>>
I had an idea for a suberbowl commercial
>An equation is dancing to "Niggas in Paris"
>The Y variable steps out and raps a bit of JayZ's verse
>"Ball so hard mothafuckas want to fine me. First niggas gotta DEFINE me."
>Cut to an image telling us we have to keep an eye on inner city education
What do you think?
>>
>>7836528
I don't understand why you wouldn't use Z for this Jay-Z variable. Who's funding this multimillion dollar ad? They should put that money towards inner city education.
>>
are humans apex predators or can they not be considered part of the food chain?
>>
What are some cool hobbies I can engage in while watching videos?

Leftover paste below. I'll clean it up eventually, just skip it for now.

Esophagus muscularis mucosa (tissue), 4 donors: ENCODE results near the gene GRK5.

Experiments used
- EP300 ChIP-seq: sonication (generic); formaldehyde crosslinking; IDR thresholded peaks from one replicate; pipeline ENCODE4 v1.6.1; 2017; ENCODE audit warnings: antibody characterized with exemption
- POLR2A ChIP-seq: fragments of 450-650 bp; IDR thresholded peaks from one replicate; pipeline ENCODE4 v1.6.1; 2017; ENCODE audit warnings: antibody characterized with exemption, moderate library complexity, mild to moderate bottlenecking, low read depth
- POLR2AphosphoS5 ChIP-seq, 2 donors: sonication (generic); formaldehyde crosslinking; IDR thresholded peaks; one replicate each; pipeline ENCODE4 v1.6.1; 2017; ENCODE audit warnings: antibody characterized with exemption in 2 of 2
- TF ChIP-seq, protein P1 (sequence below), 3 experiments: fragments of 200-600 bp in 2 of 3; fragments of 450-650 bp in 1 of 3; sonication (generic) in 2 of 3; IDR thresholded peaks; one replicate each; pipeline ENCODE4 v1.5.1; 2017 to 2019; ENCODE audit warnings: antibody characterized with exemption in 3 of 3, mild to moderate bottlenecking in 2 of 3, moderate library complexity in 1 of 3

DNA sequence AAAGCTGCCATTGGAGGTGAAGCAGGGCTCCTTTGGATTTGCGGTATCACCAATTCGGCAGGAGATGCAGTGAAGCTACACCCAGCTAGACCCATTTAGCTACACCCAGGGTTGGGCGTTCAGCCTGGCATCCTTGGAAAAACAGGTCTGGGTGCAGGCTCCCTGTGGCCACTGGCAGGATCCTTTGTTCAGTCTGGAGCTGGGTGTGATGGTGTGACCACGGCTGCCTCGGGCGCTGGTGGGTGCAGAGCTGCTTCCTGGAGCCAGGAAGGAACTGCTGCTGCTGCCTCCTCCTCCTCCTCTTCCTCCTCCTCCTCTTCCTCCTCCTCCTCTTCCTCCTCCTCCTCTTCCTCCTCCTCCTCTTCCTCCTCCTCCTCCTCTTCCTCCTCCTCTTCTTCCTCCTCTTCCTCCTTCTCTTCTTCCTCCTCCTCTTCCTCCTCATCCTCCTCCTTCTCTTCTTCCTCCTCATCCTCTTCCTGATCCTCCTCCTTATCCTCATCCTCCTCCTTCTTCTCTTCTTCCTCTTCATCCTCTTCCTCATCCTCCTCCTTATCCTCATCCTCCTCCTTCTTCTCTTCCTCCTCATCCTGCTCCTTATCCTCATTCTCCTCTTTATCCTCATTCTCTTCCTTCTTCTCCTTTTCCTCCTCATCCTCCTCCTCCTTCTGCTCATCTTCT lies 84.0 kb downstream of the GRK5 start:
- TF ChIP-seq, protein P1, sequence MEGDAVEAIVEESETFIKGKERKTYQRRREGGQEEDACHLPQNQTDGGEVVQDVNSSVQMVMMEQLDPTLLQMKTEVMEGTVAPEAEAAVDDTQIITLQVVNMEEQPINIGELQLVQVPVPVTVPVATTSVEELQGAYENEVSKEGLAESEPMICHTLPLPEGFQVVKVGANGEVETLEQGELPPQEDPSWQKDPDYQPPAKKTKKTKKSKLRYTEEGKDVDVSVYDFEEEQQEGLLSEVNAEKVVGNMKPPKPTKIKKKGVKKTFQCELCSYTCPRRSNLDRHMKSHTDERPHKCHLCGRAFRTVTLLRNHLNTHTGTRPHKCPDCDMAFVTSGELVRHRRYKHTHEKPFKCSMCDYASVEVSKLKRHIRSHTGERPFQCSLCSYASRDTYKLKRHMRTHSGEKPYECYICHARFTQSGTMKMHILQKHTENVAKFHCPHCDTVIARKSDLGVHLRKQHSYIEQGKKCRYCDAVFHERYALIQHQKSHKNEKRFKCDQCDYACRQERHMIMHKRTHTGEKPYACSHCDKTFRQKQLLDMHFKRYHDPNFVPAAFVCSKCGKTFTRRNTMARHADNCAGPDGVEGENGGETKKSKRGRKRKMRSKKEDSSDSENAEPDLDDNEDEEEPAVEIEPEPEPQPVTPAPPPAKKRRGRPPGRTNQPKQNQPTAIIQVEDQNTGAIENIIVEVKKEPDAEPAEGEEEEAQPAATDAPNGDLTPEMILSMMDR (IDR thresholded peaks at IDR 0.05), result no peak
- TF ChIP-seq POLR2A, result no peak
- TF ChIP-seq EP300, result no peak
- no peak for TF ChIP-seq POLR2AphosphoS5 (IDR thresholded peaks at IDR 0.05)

All I have is playing music instruments and pen spinning.
>>
I'm getting my associate's degree in Math at this community college. It took me three years, but I did it. What can I do with it?
>>
>>7832996
I've got two, totally unrelated.

1) This is more of a 'not deserving of a thread' question than a stupid question, but can the reals be constructed from group theory?

2) This one really is stupid... please excuse the fact that of all the sciences, biology is the one where I'm by far the least educated. I was eating my morning Weetabix earlier, and noticed that per 100g it contains something like 170 microgrammes of folic acid, which is something like 80% of the recommended intake. This got me thinking, how does 170 fucking microgrammes have any effect? Why does my body give any shits about such a tiny amount?
>>